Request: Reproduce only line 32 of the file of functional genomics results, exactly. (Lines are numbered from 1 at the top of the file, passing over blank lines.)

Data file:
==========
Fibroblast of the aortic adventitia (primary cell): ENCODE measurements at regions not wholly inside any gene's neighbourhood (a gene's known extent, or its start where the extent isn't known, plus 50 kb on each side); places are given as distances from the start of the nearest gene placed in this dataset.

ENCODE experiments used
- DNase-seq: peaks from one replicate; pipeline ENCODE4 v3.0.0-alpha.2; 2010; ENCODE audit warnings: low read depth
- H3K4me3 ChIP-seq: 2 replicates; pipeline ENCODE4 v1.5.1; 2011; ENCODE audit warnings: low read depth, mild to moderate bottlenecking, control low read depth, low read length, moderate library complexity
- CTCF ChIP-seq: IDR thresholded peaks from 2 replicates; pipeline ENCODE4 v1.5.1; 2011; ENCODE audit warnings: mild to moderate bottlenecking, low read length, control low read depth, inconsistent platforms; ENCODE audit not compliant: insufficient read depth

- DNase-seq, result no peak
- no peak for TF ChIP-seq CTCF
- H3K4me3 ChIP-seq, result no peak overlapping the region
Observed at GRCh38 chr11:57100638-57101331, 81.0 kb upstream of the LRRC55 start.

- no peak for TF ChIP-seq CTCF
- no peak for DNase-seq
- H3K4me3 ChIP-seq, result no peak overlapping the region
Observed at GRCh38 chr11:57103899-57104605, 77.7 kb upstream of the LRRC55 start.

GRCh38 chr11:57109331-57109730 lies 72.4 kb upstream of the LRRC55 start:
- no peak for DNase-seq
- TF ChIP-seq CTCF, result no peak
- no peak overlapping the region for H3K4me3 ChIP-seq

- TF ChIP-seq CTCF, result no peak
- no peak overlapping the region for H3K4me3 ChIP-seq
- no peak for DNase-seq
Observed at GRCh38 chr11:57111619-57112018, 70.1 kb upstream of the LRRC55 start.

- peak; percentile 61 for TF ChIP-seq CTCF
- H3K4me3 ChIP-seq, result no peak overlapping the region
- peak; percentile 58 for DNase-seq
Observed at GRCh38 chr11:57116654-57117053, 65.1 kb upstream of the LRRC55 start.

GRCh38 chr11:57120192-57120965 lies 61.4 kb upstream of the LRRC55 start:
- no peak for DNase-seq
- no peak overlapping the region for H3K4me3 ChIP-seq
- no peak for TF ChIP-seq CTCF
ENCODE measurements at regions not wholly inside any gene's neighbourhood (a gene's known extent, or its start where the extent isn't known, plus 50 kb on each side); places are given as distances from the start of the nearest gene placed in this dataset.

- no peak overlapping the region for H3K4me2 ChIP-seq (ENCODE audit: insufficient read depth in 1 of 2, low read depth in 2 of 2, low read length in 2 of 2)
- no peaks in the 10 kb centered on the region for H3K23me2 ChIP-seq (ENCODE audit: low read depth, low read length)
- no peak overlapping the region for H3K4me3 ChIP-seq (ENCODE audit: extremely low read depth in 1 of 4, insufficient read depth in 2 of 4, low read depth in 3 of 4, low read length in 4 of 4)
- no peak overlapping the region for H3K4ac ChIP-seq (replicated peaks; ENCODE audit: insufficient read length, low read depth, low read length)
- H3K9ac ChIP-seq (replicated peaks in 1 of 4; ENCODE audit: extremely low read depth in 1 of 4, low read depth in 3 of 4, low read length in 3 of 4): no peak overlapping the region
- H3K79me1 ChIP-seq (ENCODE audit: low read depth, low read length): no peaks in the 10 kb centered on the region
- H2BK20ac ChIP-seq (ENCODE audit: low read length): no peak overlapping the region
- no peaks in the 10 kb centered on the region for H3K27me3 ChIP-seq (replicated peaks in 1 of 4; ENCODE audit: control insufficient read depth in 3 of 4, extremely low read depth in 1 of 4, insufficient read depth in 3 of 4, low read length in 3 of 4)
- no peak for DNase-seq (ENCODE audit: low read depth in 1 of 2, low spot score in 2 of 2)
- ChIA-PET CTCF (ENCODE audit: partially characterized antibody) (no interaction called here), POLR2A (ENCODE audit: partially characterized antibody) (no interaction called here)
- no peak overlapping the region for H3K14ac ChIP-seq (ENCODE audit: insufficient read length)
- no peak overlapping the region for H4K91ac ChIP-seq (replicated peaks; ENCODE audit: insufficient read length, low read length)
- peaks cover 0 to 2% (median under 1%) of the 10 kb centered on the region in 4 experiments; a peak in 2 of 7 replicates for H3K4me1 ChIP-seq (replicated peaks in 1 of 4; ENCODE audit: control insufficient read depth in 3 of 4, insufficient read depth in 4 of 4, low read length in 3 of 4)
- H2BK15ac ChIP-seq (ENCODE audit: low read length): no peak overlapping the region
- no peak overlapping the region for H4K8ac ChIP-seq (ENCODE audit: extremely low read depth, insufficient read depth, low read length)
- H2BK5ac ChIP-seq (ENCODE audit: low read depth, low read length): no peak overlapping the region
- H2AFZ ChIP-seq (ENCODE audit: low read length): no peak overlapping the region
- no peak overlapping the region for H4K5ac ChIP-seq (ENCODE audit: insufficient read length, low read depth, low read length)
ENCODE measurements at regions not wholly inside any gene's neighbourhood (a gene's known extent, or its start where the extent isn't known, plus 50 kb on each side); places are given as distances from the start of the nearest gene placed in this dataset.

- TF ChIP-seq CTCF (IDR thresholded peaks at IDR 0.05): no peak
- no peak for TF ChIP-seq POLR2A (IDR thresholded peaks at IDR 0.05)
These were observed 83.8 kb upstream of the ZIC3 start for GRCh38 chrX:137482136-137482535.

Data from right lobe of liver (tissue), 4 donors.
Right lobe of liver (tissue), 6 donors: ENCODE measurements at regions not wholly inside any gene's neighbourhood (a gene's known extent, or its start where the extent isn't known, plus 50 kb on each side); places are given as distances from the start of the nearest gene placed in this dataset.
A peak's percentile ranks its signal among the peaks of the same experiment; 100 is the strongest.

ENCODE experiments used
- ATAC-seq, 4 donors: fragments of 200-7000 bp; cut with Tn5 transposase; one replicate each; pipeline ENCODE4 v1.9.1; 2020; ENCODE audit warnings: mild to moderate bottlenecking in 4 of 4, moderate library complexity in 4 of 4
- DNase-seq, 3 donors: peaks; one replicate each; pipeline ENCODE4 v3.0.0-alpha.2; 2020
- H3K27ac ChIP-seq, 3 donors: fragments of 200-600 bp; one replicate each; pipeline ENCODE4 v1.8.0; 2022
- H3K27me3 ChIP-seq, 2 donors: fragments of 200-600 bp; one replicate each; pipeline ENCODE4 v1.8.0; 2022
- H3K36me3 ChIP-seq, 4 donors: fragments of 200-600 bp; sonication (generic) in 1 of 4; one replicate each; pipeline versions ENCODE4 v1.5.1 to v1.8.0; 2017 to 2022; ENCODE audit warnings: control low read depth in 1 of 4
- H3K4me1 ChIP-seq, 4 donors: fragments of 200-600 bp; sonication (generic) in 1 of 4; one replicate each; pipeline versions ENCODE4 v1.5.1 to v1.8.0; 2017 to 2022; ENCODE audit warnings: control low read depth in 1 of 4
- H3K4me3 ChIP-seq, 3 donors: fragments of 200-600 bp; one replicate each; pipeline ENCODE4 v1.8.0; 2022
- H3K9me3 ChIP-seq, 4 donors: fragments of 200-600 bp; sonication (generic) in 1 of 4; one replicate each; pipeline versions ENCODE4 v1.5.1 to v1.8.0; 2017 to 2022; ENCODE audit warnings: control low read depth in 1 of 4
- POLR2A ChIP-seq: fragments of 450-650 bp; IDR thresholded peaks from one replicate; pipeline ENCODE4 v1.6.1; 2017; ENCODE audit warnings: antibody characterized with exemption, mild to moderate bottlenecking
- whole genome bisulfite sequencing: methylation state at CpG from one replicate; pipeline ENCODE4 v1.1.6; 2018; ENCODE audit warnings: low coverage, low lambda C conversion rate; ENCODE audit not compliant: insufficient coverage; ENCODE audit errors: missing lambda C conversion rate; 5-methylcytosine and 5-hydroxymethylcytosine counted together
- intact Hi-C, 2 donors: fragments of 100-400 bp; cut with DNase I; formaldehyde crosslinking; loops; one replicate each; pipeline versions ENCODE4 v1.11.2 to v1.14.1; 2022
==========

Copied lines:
- no peaks in the 10 kb centered on the region for H3K23me2 ChIP-seq (ENCODE audit: low read depth, low read length)